Episode 1 – Arrival, Easy, Space Jam

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Welcome to the very first episode of The Leftover Popcorn Podcast!

Leftover Popcorn is a weekly podcast dedicated to the world of moving pictures. Co-hosts Adam McGee (that’s me) and Andrew Snyder share a passion for everything, both weird and wonderful, from the world of television and cinema, and as such they’ll be discussing an eclectic mix of topics in the weeks and months to come.

The podcast itself is built with a very simple structure, with the hosting duties shared, each episode will be built around a mixture of three or four regular segments. The segments will rotate from week to week leaving discussion open to new releases in film and or TV, classics from both the big and small screen, broader discussions on influential figures and their work, previews of upcoming releases, and more.

Each segment is named after a quote from a movie or TV show that will feature as a regular segue in our show, and hopefully they will all become familiar to you in time.

Anyway, that’s enough of an overview, let’s move on to what we have in store for you this week.

Running Order:

  • Intro: 0:00 – 06:45
  • “That’s So Fetch” – Arrival: (06:46 – 50:27)
  • “Sell The Sizzle” – Easy: (50:28 – 1:17:44)
  • “We Have To Go Back!” – Space Jam: (1:17:45 – 1:52:12)
  • Wrap-Up: 1:52:13 – End

Warning: This podcast includes spoilers!

Before you dive in and start listening, let’s take a closer look at the subjects of this week’s three main segments.

Arrival (2016) – Denis Villeneuve

Arrival marks Canadian director Denis Villeneuve’s return following the success of his 2015 film, Sicario, and promises to be no less popular than its predecessor.

Having managed to walk the tightrope between critical and commercial success with his recent efforts, Villeneuve showed little fear in changing to an entirely new genre to adapt Ted Chiang’s short story Story of Your Life.

Still, even working within what initially appear to be the relatively standard parameters of sci-fi, Villeneuve finds a way to produce a story that is both cerebral and thrilling for the audience. With standout performances from Amy Adams and Jeremy Renner, boosted by strong supporting turns from the likes of Forest Whitaker and Michael Stuhlbarg, this acts as much more than the tried and tested first contact story that many less talented collaborators would have created.

Instead, Arrival is a film grounded in human emotion that provides reason to resonate with everyone who watches it.

Easy (2016) – Joe Swanberg

Following in the footsteps of the likes of Love, Master of None and Flaked, Easy is just the latest in a series of intriguing Netflix produced comedy-drama series that have managed to stand out over the past 12 months.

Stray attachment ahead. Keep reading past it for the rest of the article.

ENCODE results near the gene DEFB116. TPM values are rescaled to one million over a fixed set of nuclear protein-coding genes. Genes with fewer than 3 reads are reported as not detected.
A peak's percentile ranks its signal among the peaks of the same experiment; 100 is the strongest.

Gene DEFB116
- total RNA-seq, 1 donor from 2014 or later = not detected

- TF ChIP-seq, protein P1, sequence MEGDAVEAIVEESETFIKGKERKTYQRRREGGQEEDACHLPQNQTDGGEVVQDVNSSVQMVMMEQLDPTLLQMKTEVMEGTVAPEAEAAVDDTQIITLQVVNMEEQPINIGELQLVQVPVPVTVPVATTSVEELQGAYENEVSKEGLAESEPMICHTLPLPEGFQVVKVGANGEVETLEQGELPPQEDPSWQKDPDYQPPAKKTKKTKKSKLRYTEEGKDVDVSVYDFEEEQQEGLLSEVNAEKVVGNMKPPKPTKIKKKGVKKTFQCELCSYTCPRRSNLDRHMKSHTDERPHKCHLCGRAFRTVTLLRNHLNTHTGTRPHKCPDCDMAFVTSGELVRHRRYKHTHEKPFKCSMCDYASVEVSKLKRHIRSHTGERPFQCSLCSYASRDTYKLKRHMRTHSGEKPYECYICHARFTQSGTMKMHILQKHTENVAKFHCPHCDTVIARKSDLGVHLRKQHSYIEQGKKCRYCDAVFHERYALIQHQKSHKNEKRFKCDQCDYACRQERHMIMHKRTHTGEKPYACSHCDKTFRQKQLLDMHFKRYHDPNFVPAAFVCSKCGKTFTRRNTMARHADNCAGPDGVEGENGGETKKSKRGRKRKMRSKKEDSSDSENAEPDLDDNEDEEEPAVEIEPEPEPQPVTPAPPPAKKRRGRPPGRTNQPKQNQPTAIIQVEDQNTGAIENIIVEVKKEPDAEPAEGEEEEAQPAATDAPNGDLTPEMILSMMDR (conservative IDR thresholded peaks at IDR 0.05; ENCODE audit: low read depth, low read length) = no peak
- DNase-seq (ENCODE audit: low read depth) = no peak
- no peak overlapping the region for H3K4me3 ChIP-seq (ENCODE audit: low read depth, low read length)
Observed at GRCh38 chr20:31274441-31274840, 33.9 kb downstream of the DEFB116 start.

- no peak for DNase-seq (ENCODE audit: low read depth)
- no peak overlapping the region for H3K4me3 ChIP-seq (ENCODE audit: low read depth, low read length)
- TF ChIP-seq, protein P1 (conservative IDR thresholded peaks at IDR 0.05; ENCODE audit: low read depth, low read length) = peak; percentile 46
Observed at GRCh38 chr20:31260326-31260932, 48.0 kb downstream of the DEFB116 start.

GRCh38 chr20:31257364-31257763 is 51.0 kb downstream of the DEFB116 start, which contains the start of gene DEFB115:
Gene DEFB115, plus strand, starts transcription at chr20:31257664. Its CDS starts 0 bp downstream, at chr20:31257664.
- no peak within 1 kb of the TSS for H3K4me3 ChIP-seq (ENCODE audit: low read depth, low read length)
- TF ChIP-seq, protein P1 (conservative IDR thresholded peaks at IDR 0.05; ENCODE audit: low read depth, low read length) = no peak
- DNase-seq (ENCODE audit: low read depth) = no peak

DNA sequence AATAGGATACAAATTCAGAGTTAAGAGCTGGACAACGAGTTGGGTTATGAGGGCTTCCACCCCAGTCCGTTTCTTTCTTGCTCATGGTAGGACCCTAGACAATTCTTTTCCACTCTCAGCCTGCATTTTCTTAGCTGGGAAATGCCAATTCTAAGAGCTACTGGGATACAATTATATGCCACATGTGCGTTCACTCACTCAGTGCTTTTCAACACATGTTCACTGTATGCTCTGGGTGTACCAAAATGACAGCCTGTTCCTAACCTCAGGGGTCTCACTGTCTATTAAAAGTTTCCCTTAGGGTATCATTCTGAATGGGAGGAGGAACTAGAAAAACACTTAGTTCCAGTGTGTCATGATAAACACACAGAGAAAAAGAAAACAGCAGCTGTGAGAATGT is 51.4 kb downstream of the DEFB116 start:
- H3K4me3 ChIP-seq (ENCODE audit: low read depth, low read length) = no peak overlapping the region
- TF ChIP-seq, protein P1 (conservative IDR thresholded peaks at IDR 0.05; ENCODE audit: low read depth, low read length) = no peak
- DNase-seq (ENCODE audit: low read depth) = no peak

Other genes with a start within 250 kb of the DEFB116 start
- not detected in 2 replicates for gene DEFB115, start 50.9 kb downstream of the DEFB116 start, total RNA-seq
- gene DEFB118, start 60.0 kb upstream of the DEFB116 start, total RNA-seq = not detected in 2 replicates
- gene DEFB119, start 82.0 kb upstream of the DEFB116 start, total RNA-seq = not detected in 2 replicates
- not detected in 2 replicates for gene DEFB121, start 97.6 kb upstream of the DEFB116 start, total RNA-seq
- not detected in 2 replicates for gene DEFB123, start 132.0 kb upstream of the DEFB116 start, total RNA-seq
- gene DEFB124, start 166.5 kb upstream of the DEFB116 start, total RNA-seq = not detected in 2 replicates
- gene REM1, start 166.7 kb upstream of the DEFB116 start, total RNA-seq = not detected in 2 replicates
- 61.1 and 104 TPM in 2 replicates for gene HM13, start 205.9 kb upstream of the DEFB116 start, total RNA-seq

Although those aforementioned shows stood out in terms of on and off screen talent in their own right, it doesn’t seem unfair to say that none can boast the pedigree of those involved in Easy.

The brainchild of mumblecore stalwart Joe Swanberg, who wrote and directed all eight episodes, Easy shines a light on the city of Chicago and the nature of the relationships of many of those who live there.

With each episode acting as something close to a standalone vignette, recognizable names and faces such as Orlando Bloom, Malin Akerman, Emily Ratajkowski, Dave Franco and Jake Johnson, come together to tell stories focusing on the intricacies of every day communication with the ones we love most.

Funny, touching and thought provoking in equal measure.

Space Jam (1996) – Joe Pytka

Having started out as little more than a studio’s attempts to capitalize on a successful SuperBowl commercial that featured the most famous athlete and cartoon character on the planet, Space Jam has emerged as something of a cult classic as it celebrated the 20th anniversary of its release in the past week.

Although it found and maintained a captive audience, all these years later, what is Space Jam as a movie, though?

Is it only still relevant for purposes of nostalgia, or is there something surprisingly more important at the heart of it?

We revisit Michael Jordan’s encounter with the Looney Tunes to identify what made it important at a time of change for animation, reflect on how its writing is better and funnier than you likely even imagine and, of course, to admire some inspired casting decisions. Add one of the best soundtracks of the 1990s into the mix too, and it’s not so hard to realize what made it one of the more surprising studio successes of its time.

If you like what you see and hear, be sure to follow us on Soundcloud and on Twitter to get a further helping of Leftover Popcorn next week. Also watch out for our arrival on iTunes and Stitcher very soon.

Let us hear your thoughts and comments below!

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